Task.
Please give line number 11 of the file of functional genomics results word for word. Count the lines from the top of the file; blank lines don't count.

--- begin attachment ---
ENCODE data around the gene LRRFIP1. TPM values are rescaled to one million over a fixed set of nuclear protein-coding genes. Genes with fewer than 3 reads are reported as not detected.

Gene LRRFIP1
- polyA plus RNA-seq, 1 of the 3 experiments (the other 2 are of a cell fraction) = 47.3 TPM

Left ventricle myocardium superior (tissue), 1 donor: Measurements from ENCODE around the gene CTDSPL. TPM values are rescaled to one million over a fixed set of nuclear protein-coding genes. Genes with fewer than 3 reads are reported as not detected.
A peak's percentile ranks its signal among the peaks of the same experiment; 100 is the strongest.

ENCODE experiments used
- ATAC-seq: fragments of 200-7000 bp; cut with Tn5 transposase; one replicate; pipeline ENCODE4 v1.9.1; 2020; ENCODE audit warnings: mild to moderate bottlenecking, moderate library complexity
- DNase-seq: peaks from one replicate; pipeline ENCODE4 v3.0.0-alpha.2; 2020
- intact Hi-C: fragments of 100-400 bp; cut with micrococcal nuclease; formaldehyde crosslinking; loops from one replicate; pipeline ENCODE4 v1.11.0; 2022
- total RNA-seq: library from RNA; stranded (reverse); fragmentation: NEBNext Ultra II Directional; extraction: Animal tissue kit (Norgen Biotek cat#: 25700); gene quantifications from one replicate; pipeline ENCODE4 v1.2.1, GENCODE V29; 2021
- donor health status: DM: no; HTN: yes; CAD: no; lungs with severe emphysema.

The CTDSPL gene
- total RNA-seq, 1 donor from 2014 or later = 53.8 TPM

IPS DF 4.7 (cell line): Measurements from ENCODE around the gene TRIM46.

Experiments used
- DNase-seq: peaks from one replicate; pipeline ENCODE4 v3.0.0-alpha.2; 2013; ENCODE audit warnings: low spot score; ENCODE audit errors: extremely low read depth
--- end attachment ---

- donor health status: DM: no; HTN: yes; CAD: no; lungs with severe emphysema.